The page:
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DSM Electricity Savings Potential in the Buildings Sector in APP Countries

03-Jan-2011

Abstract

The global economy has grown rapidly over the past decade with a commensurate growth in the demand for electricity services that has increased a country’s vulnerability to energy supply disruptions. Increasing need of reliable and affordable electricity supply is a challenge which is before every Asia Pacific Partnership (APP) country. Collaboration between APP members has been extremely fruitful in identifying potential efficiency upgrades and implementing clean technology in the supply side of the power sector as well established the beginnings of collaboration. However, significantly more effort needs to be focused on demand side potential in each country. Demand side management or DSM in this case is a policy measure that promotes energy efficiency as an alternative to increasing electricity supply. It uses financial or other incentives to slow demand growth on condition that the incremental cost needed is less than the cost of increasing supply. Such DSM measures provide an alternative to building power supply capacity The type of financial incentives comprise of rebates (subsidies), tax exemptions, reduced interest loans, etc. Other approaches include the utilization of a cap and trade scheme to foster energy efficiency projects by creating a market where savings are valued. Under this scheme, greenhouse gas (GHG) emissions associated with the production of electricity are capped and electricity retailers are required to meet the target partially or entirely through energy efficiency activities. Implementation of DSM projects is very much in the early stages in several of the APP countries or localized to a regional part of the country.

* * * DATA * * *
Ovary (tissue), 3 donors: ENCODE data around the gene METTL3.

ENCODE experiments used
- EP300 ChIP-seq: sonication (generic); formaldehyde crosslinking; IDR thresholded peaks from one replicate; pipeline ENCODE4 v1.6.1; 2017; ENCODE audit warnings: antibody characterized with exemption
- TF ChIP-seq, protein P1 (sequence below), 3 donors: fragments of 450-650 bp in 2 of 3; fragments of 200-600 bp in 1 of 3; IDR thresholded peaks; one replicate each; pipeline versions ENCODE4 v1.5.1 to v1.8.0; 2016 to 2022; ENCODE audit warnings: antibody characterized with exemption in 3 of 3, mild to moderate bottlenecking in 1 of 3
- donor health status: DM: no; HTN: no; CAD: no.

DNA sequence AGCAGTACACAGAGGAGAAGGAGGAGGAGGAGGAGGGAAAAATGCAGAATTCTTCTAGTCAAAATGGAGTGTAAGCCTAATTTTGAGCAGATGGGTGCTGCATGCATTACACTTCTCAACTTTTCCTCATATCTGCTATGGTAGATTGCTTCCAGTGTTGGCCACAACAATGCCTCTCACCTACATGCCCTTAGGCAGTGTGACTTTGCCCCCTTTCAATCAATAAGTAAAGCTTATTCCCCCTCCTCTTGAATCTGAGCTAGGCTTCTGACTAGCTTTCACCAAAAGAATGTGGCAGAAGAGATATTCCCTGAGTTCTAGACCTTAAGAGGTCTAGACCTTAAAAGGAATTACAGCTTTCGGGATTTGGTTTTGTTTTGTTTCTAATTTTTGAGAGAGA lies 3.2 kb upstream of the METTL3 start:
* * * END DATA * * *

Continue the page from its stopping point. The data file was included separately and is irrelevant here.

The purpose of this project is to review the different types of DSM programs experienced by APP countries and to estimate the overall future potential for costeffective demand-side efficiency improvements in buildings sectors in the 7 APP countries through the year 2030. Overall, the savings potential is estimated to be 1.7 thousand TWh or 21% of the 2030 projected base case electricity demand. Electricity savings potential ranges from a high of 38% in India to a low of 9% in Korea for the two sectors. Lighting, fans, and TV sets and lighting and refrigeration are the largest contributors to residential and commercial electricity savings respectively. This work presents a first estimates of the savings potential of DSM programs in APP countries. While the resulting estimates are based on detailed end-use data, it is worth keeping in mind that more work is needed to overcome limitation in data at this time of the project.

Authors: Stephane de la Rue du Can, Michael McNeil, Virginie Letschert, Bo Shen and Jayant Sathaye